Hungary's government denies bowing to far-right opposition as it scraps residency bond scheme

By bne IntelliNews October 27, 2016

Hungary will scrap its residency bond programme, the powerful head of the prime minister’s office announced on October 27, insisting at the same time the move is not connected with an ultimatum from the far-right opposition.

The Jobbik party announced earlier this month that it will only offer the ruling Fidesz the support it needs to push through proposed constitutional amendments against the EU's migrant quota system if the controversial programme is scrapped. The government, which has been steadily moving to the right to reclaim voters from what has become the country's biggest opposition party, insists that the decision to scrap the residency bonds is not related to what it calls Jobbik’s “blackmail”.

Rather, Janos Lazar claimed, in the wake of the upgrade of Hungary’s sovereign rating by a second major agency last month, the government can "return to conventional tools to finance public debt," and therefore the residency bond scheme is no longer needed. The official says Budapest had already started reviewing the programme six months ago.

Fidesz badly needs Jobbik’s support to push through Prime Minister Viktor Orban’s constitutional amendment, which he says reflects the results of the referendum held on October 2, at which 3.3mn Hungarians - 98% of participants – voted "no" to the quota system. Unlike during its last term, Fidesz is two seats short of a constitutional majority in parliament.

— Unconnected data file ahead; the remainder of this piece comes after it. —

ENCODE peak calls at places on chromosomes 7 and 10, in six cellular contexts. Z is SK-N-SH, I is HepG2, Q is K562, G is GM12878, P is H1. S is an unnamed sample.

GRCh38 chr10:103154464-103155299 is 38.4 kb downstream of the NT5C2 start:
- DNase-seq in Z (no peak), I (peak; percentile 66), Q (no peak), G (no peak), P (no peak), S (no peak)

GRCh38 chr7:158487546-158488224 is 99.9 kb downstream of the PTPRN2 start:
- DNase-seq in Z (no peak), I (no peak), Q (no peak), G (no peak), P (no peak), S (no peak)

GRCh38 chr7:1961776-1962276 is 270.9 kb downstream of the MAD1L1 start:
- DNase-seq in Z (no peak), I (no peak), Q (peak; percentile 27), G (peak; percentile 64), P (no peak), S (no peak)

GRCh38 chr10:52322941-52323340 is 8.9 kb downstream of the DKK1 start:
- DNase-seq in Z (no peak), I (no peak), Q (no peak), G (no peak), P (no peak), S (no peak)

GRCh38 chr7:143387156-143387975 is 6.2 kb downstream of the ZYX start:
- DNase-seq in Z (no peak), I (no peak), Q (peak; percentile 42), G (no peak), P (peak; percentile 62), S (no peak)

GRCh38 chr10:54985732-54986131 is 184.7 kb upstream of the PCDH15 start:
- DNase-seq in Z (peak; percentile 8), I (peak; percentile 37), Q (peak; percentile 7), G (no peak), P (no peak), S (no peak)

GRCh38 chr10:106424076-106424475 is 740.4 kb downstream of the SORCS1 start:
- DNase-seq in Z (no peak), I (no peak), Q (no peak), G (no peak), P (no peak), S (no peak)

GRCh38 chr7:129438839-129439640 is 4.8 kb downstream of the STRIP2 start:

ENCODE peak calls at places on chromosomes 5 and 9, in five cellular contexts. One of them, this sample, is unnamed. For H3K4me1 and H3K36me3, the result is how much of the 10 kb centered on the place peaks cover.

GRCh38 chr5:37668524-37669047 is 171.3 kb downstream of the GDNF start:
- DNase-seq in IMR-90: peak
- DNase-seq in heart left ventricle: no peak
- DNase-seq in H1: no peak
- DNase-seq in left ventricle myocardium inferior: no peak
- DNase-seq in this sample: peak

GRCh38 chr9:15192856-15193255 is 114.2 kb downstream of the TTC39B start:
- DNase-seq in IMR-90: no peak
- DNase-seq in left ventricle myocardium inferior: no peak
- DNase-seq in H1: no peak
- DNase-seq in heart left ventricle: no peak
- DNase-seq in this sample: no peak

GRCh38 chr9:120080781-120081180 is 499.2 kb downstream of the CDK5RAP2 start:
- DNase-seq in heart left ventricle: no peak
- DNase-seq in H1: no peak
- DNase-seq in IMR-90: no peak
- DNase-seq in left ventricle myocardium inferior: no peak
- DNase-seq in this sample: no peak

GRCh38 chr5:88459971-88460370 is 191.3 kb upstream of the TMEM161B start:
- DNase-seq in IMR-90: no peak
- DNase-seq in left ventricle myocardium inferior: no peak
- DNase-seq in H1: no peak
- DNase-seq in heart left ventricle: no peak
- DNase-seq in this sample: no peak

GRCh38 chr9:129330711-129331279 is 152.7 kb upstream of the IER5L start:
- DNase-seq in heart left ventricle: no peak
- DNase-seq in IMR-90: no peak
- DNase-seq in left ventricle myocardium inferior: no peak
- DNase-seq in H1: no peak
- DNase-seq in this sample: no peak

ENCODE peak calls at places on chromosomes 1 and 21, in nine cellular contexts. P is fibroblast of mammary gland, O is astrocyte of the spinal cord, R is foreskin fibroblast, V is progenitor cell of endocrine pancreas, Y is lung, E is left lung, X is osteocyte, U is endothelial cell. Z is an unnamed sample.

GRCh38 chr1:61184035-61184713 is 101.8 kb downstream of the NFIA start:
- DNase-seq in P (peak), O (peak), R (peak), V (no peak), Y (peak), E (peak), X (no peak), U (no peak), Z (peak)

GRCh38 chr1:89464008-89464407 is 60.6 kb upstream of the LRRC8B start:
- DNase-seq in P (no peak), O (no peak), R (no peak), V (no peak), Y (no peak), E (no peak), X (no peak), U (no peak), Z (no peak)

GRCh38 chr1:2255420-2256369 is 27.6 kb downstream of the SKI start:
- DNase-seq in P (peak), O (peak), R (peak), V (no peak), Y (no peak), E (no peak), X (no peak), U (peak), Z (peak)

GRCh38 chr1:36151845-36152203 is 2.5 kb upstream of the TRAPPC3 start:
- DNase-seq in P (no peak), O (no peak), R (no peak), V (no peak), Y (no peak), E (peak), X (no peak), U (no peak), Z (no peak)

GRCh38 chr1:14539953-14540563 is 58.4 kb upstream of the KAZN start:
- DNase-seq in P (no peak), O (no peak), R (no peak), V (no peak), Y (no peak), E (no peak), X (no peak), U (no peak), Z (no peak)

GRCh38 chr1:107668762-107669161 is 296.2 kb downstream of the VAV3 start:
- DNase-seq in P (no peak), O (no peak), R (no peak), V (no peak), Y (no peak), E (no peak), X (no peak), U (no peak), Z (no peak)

Other opposition parties to the left of Fidesz have said that they will not support the amendments, although more than one disappointed by supporting the referendum, which failed to attract the 50% turnout to make it valid. The sole conditon demanded by Jobbik, which had also earlier proposed a referendum only to have that suggestion ridiculed by Fidesz, is the cancellation of the residency bond scheme.

Under the programme, Hungary is selling residence permits – and therefore free travel across the Schengen zone - to non-EU nationals in exchange for €300,000 investment into a special five-year sovereign bond. Since the launch of the program in 2013, Hungary has granted close to 10,000 residence permits.

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